To put that into perspective, the NEA spent four times as much ($31.05 of the $166) on “legislative and ballot initiatives” and “partnerships and public relations.” The union spent $68.69 of the $166 on administrative support, governance, legal support, and leadership development and constituency support.

That explains why the NEA could afford to pay its top three leaders more than $1 million in salary in 2009, the most recent year those figures were available.

The NEA is clearly more concerned about taking care of its leadership team than it is about improving student learning.

The reason the NEA gives anything at all toward improving teaching and learning practices is so the union can claim to care about students. That piddly amount is only meant to give the union a thin veneer of respectability.

We’ve got a lot of great public school teachers. But it’s a shame that they are being represented by such a self-serving, hyperpartisan group of activists.


AD and BC ruled out of date for national curriculum

This is just going to force kids to learn two systems instead of one. Most reference works use BC and AD so will be incomprehensible to the kids unless they learn both systems

CHRISTIANS are outraged that the birth of Jesus Christ will no longer be cited when recording dates under the new national history curriculum.

High school students will not use the terms BC (Before Christ) and AD (Anno Domini) when referencing dates.

Although history dates won't change, with textbooks still using the birth of Christ as the change point, they will use the neutral terms BCE (Before Common Era), BP (Before Present) and CE (Common Era).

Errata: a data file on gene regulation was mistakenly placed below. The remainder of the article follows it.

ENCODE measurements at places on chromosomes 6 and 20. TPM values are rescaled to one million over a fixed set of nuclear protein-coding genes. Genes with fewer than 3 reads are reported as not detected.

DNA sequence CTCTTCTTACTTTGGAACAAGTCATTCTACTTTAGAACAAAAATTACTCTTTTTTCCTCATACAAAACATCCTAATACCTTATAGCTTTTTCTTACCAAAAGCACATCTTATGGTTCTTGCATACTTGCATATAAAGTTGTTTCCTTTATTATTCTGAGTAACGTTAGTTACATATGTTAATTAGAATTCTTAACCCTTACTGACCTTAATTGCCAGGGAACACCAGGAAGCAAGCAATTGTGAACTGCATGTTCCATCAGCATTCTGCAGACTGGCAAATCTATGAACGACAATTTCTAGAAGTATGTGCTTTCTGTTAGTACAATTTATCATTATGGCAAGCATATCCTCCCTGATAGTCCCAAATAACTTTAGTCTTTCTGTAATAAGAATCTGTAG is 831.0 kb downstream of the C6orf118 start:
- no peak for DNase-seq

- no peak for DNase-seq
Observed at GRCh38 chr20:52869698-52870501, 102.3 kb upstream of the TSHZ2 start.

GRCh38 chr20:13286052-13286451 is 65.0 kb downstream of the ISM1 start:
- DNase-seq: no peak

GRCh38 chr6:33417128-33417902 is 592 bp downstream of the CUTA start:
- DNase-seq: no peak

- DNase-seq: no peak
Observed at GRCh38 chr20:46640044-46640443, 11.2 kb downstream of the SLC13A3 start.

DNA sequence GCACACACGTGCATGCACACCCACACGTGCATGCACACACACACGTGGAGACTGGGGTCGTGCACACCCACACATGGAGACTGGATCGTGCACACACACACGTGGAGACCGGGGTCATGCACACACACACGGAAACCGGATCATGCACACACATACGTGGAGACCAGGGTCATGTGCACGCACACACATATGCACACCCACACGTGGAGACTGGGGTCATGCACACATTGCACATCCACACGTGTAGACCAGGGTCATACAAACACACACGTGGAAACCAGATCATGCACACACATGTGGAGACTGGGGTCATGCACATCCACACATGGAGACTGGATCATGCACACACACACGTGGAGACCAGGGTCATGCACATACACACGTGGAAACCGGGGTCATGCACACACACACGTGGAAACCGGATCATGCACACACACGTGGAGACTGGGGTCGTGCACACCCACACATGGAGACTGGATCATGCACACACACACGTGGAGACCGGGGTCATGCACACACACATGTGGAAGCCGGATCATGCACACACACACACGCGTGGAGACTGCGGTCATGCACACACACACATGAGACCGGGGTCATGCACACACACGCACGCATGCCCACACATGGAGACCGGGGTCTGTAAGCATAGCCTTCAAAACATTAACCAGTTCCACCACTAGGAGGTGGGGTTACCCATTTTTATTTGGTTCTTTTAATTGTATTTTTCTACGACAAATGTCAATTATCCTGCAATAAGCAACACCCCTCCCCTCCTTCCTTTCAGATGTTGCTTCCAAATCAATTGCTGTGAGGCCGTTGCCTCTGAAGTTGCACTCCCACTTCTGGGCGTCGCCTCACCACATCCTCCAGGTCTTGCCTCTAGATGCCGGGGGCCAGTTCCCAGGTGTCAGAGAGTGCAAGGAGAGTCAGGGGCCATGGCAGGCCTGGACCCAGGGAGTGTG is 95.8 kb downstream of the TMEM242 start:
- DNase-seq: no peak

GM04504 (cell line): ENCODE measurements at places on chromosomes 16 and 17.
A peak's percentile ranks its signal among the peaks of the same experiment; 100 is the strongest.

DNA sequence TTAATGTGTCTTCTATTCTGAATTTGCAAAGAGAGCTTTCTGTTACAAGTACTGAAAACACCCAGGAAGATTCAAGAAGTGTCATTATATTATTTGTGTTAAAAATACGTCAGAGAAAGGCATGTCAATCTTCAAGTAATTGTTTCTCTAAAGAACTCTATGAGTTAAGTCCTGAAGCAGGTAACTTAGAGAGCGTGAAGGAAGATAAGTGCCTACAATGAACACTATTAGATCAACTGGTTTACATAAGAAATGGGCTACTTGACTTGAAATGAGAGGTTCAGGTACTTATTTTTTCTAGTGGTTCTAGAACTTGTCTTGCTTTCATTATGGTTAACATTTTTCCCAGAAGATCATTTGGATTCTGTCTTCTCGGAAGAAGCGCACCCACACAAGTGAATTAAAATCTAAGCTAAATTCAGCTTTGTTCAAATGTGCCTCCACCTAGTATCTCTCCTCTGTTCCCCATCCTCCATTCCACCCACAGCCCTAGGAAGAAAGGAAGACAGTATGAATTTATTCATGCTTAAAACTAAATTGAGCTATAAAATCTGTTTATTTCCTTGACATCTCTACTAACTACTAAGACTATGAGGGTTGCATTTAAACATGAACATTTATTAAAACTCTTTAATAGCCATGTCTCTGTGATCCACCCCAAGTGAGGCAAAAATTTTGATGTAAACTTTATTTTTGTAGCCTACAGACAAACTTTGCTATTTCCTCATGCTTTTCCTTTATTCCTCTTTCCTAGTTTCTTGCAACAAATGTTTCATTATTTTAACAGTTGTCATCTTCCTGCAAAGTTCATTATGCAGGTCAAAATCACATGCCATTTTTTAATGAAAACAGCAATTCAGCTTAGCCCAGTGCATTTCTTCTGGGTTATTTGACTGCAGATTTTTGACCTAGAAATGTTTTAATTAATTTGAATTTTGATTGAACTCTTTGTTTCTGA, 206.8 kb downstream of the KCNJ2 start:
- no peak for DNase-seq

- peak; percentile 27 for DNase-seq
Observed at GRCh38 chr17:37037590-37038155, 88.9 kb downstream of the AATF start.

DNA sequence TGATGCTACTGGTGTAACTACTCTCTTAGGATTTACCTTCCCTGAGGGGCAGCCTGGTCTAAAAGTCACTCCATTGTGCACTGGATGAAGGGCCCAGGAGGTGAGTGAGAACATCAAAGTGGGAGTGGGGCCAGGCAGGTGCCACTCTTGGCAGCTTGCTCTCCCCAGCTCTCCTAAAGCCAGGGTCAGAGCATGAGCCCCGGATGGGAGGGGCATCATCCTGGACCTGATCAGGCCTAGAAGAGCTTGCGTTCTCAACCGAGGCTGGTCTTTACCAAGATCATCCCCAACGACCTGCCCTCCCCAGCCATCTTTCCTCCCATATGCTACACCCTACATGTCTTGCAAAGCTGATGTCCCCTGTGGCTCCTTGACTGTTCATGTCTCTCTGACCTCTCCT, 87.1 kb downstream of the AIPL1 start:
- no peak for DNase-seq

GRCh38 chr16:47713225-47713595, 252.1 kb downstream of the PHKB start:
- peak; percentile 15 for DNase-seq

Archbishop of Sydney Peter Jensen said yesterday that removing BC and AD from the curriculum was an "intellectually absurd attempt to write Christ out of human history".

Do you agree with the changes? Vote in our poll below

"It is absurd because the coming of Christ remains the centre point of dating and because the phrase 'common era' is meaningless and misleading," he told The Daily Telegraph. It was akin to calling Christmas the festive season, he said.

A spokesman for the Australian Curriculum, Assessment and Reporting Authority, responsible for developing the national curriculum from kindergarten to Year 12, said BCE and CE were to be introduced because this was an increasingly common standard for the representation of dates.

The little known term BP (Before Present) will be used when dealing with "very ancient history and archaeology, and allows for the teaching of more sophisticated understandings of representations of time".

In anticipation of the curriculum change, textbooks for student teachers such as Teaching And Learning In Aboriginal Education, by Neil Harrison, were already using the term BP.

Federal Opposition education spokesman Christopher Pyne said: "Australia is what it is today because of the foundations of our nation in the Judeo-Christian heritage that we inherited from Western civilisation.

"Kowtowing to political correctness by the embarrassing removal of AD and BC in our national curriculum is of a piece with the fundamental flaw of trying to deny who we are as a people."

The curriculum was to have been introduced next year but has been delayed.


No comments: